WCS has had a long history in Cameroon which began with WCS scientists being appointed technical advisors at the Korup National Park in 1988. In partnership with the Cameroon Ministry of Forestry and Wildlife and CAMRAIL (the Cameroon Railways), WCS continues to play a critical role in enforcing regulations that ban transportation of bushmeat or any other wildlife products from remote locations to urban markets by local trains. This effort in part has helped Cameroon uphold its obligations as a member nation of the Convention on International Trade in Endangered Species of Wild Fauna and Flora (CITES) and the Convention on Biological Diversity (CBD).
WCS’s conservation work in Central Africa was funded in part from admission fees to the Bronx Zoo’s Congo Gorilla Forest exhibit. Since the exhibit’s opening in 1999, it has raised more than $8.5 million for conservation in this region.
Stephen Sautner | Newswise Science News
Safeguarding sustainability through forest certification mapping
27.06.2017 | International Institute for Applied Systems Analysis (IIASA)
Dune ecosystem modelling
26.06.2017 | Albert-Ludwigs-Universität Freiburg im Breisgau
An international team of scientists has proposed a new multi-disciplinary approach in which an array of new technologies will allow us to map biodiversity and the risks that wildlife is facing at the scale of whole landscapes. The findings are published in Nature Ecology and Evolution. This international research is led by the Kunming Institute of Zoology from China, University of East Anglia, University of Leicester and the Leibniz Institute for Zoo and Wildlife Research.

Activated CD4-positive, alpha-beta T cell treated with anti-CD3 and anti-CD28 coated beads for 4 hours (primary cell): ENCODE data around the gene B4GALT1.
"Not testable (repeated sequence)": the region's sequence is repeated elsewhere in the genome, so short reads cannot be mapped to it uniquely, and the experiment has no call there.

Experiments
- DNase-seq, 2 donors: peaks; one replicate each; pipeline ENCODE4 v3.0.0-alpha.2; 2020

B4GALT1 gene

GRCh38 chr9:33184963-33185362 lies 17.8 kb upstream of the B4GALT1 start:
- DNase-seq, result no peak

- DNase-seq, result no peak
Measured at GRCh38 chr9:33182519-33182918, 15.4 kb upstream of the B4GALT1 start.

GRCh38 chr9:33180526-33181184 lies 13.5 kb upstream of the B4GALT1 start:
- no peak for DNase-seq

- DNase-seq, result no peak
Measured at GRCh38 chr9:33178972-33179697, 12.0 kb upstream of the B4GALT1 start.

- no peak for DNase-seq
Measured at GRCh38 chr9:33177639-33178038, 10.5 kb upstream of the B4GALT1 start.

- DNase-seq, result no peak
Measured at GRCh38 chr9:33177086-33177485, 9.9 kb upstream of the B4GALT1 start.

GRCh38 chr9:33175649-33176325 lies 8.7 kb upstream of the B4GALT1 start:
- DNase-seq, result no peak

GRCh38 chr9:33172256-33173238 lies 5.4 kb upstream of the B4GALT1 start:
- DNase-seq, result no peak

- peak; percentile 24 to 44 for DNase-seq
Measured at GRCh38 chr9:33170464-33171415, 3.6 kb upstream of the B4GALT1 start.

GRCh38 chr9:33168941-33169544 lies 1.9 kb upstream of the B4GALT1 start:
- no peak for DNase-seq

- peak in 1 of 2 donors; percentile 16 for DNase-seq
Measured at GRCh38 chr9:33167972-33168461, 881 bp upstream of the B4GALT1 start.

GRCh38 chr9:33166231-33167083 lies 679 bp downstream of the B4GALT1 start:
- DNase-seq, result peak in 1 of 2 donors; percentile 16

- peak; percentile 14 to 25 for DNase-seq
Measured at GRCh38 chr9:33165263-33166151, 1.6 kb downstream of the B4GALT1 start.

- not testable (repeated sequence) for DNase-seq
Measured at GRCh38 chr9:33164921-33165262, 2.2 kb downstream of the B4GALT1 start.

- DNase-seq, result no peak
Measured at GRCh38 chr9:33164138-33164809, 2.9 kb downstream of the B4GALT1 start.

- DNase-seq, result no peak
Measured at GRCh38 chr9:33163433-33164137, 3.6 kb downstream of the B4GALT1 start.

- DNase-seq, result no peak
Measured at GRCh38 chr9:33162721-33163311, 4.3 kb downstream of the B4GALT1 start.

Using a combination of satellite and ground data, the team proposes that it is now possible to map biodiversity with an accuracy that has not been previously...
Heatwaves in the Arctic, longer periods of vegetation in Europe, severe floods in West Africa – starting in 2021, scientists want to explore the emissions of the greenhouse gas methane with the German-French satellite MERLIN. This is made possible by a new robust laser system of the Fraunhofer Institute for Laser Technology ILT in Aachen, which achieves unprecedented measurement accuracy.
Methane is primarily the result of the decomposition of organic matter. The gas has a 25 times greater warming potential than carbon dioxide, but is not as...
Hydrogen is regarded as the energy source of the future: It is produced with solar power and can be used to generate heat and electricity in fuel cells. Empa researchers have now succeeded in decoding the movement of hydrogen ions in crystals – a key step towards more efficient energy conversion in the hydrogen industry of tomorrow.
As charge carriers, electrons and ions play the leading role in electrochemical energy storage devices and converters such as batteries and fuel cells. Proton...
Scientists from the Excellence Cluster Universe at the Ludwig-Maximilians-Universität Munich have establised "Cosmowebportal", a unique data centre for cosmological simulations located at the Leibniz Supercomputing Centre (LRZ) of the Bavarian Academy of Sciences. The complete results of a series of large hydrodynamical cosmological simulations are available, with data volumes typically exceeding several hundred terabytes. Scientists worldwide can interactively explore these complex simulations via a web interface and directly access the results.
With current telescopes, scientists can observe our Universe’s galaxies and galaxy clusters and their distribution along an invisible cosmic web. From the...
Temperature measurements possible even on the smallest scale / Molecular ruby for use in material sciences, biology, and medicine
Chemists at Johannes Gutenberg University Mainz (JGU) in cooperation with researchers of the German Federal Institute for Materials Research and Testing (BAM)...
19.06.2017 | Event News
13.06.2017 | Event News
13.06.2017 | Event News
27.06.2017 | Power and Electrical Engineering
27.06.2017 | Information Technology
27.06.2017 | Physics and Astronomy